• Why is the writer profiling the person?
  • What is unique about the person?
  • What is significant about the person?
  • What are the person’s achievements or accomplishments?
  • What obstacles or setbacks did the person have to overcome?
  • Why is the person in the news or public consciousness?
  • Does the writer likes the person? Dislike the person? Why?

The best profiles answer the question ” Who is this person? Unfortunately, people perform many roles, such as husband, breadwinner, parent, and so the writer will not be able to write a complete profile. No matter how much research the writer completes, the writer will never know the person completely, because people have darks sides they don’t share and personalities traits that aren’t always revealed.

Types of Profiles

In “Telling True Stories,” writer Jacqui Banaszynski, in his essay “Profile,” identifies three types of profiles:

  • Cradle-to-Current Profile. It is a profile about the person’s entire life, up to the present. The writer invests a great deal of time in researching, writing, and fact checking.
  • Niche Profile. It is a profile that is 1,000 words or less, and can be written in a short period of time. The writer composes a profile about someone in the news. This type of profile includes relevant background information. For instance, if the writer is crafting a profile about a person who won a Pulitzer for Literature, the writer would include education and previously published works. But biography details about place of birth and early education would not be relevant. Instead the writer focuses on “telling details.”
  • Paragraph Profile. This type of profile is brief, providing essential details about accomplishments or achievements, and the person’s significance to the story. It is a paragraph or two, and part of a larger story.

Gathering Material for the Profile

Before writing the profile, you must gather material about the person. Your goal is to answer the question “Who is this person?” Here are a few ways to answer the question:

Begin by searching the Internet to find out what else has been written about the person. Start by completing a Google search. By reading what other writers have written, you can obtain a general sense of the person, such as their level of education, work accomplishments, interests, tastes, reason for being in the news.

Interview the person you are profiling and other people who know the person, such as friends and family. As well, interview subject matter experts. For instance, to get related information about being a stunt pilot, writer Annie Dillard collected quotes from a pilot who as a crop duster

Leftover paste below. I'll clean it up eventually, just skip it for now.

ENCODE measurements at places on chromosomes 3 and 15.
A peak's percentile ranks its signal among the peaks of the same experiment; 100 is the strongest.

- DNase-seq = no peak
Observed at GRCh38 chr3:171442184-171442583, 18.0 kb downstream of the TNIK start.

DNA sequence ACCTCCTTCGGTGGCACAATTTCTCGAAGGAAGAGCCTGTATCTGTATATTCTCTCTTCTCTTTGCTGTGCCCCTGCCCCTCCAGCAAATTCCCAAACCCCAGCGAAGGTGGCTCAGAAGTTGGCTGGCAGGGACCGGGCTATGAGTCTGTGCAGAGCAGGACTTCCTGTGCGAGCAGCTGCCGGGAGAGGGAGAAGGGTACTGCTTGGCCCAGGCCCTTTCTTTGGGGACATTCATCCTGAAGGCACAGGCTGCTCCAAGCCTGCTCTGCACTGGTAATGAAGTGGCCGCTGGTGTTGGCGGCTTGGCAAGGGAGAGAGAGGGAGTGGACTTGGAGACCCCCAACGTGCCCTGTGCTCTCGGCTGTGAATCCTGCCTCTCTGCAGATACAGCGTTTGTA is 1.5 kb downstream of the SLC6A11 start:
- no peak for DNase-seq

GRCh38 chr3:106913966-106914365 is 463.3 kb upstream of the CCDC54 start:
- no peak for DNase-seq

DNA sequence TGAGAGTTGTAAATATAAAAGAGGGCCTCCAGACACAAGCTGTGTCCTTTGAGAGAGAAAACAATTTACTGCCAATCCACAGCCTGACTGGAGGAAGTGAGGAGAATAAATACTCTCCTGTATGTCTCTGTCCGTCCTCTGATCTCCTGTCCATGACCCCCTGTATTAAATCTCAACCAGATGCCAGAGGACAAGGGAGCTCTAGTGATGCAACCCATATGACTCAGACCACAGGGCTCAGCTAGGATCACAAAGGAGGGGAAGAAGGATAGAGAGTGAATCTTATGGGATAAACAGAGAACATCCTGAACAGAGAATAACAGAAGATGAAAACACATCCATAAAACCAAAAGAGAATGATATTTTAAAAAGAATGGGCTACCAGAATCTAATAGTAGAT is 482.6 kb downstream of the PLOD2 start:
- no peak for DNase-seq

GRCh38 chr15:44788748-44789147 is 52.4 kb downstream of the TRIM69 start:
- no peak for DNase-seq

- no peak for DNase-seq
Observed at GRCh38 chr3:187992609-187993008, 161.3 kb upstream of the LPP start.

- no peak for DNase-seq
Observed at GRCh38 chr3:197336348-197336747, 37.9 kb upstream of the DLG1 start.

In the interview, what sorts of questions should you ask? Here are a few suggestions:

  1. What are the events or moments that shaped your life?
  2. What are your biggest accomplishments and achievements?
  3. What are you afraid of?
  4. What is your biggest regret?
  5. What setbacks or obstacles have you faced?
  6. What motivates you?
  7. What are your fears and worries?
  8. What do you value?

In addition, you should try to observe the person at work or in their natural habitat. For instance, before Anne Dillard wrote, “Stunt Pilot,” a profile about a stunt pilot. She watched the, Dave Rahm, the pilot fly his plane. She writes:”Rahm did everything his plane could do: tailspins, four-point rolls, flat spins, figure eights, snap rolls, and hammerheads.” (You can read this profile in Creative Nonfiction: A Guide to Form, Content, and Style with Readings by Eileen Pollack)

If the person is deceased, you can sometimes uncover their inner world of the person by reading their diaries, journals, letters, Facebook profiles and other social media.

Immerse yourself in the experience. Before writing the sketch about Dave Rahm, the stunt pilot, Dillard immersed herself in the experience of flying by taking a seat in the plane and flying as Rahm’s passenger. She writes: “Later I flew with Dave Rahm; he took me up…We flew from a bumpy grass airstrip near the house…We were over the clouds at five hundred feet and inside them too…”

If the person is a well-known public figure, you can read a biography about the person. If the person has written their own autobiography, make sure you read it.

How do you know when to stop researching? You must continue to research until you have sufficient “telling details” to write a profile that’s compelling. Your goal is to create a revealing, interesting, and entertaining profile.